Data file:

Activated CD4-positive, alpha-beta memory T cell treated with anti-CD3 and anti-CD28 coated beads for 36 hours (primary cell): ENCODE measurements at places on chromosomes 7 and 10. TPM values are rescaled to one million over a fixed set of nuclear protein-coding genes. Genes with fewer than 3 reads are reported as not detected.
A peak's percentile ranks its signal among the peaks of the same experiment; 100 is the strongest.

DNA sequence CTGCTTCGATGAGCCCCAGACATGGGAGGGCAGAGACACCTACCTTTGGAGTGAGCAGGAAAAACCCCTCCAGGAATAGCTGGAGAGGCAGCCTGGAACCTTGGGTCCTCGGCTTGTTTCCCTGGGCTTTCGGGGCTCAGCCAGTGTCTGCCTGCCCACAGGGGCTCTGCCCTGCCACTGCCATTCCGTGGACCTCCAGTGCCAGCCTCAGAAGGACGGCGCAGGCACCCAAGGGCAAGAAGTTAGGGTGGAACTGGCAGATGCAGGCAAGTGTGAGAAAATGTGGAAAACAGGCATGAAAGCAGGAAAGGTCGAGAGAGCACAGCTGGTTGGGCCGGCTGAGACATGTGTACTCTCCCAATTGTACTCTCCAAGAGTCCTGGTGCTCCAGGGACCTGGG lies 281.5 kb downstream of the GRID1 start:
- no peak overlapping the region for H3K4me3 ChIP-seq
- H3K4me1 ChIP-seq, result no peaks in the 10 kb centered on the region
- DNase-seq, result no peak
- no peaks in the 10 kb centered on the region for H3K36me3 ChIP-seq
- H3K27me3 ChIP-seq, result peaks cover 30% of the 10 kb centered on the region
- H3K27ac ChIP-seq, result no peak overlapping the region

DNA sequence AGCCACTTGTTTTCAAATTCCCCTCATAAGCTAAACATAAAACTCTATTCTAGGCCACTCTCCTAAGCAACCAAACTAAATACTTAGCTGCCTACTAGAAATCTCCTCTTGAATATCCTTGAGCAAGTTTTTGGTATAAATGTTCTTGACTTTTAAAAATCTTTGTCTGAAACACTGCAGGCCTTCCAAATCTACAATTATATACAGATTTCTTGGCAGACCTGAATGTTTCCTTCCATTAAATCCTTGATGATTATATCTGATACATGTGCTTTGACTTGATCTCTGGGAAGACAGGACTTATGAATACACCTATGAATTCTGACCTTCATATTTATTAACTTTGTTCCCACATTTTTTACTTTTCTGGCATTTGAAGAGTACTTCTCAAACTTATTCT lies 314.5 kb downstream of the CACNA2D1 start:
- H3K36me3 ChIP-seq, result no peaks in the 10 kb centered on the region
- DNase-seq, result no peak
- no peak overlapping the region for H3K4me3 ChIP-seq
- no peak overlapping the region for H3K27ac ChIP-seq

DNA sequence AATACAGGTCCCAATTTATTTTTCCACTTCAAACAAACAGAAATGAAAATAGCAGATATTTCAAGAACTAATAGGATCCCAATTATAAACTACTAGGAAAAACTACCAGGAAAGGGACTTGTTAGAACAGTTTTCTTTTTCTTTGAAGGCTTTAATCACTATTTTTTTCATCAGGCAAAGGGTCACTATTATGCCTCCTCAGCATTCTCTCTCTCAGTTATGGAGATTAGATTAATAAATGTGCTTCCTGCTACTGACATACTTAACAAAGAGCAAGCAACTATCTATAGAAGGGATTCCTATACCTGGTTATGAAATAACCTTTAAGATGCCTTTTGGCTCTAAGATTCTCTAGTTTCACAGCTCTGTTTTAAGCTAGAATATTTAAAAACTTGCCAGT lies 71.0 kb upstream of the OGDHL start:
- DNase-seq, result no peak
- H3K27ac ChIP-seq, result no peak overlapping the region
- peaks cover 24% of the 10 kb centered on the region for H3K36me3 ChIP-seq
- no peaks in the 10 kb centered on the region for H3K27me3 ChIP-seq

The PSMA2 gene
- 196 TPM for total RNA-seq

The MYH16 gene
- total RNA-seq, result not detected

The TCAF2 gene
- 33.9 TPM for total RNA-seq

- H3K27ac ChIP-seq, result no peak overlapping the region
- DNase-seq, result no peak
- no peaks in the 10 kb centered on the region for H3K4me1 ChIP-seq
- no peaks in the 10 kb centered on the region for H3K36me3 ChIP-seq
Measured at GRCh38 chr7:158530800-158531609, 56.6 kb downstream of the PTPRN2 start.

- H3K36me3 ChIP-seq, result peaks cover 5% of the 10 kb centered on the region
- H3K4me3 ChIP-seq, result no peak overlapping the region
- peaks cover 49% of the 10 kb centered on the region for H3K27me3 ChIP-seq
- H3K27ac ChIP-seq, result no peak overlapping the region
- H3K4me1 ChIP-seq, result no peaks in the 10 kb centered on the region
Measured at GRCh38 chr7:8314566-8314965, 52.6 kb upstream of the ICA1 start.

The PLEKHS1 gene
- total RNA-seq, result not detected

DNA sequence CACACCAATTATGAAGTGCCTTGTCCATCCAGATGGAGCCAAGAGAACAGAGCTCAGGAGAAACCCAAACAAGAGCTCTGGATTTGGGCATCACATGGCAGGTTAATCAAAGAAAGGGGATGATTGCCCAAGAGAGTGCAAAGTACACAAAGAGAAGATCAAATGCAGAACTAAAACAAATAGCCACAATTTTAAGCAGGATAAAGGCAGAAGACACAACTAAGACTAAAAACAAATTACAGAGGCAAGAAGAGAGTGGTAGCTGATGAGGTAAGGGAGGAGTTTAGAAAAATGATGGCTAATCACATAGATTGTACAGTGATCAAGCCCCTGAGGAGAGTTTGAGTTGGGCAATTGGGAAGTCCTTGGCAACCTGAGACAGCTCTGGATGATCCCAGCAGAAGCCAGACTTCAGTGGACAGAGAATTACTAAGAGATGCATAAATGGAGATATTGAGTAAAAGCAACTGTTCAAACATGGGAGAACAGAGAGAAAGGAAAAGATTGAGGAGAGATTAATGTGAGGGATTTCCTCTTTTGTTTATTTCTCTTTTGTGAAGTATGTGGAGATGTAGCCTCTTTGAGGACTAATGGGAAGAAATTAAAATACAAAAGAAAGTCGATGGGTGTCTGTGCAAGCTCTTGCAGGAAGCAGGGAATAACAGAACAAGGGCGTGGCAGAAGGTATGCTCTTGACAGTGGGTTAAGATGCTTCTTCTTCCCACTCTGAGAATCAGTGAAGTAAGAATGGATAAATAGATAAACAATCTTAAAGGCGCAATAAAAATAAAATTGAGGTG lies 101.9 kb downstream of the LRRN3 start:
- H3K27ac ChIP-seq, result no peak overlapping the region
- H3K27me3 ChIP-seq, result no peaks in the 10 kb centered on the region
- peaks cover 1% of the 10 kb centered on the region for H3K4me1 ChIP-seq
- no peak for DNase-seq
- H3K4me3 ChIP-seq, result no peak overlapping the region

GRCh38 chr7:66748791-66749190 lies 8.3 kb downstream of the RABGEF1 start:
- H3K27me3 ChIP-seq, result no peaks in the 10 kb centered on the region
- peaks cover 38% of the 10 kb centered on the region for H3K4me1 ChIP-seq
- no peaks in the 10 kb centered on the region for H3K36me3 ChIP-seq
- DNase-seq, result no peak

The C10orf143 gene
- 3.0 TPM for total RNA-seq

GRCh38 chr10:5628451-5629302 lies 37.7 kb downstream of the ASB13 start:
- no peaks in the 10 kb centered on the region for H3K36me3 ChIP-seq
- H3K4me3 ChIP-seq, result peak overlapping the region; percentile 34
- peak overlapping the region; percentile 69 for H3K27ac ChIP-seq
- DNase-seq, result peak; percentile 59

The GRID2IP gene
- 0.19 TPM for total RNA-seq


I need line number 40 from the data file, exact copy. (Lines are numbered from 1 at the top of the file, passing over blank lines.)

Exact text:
- H3K27ac ChIP-seq, result no peak overlapping the region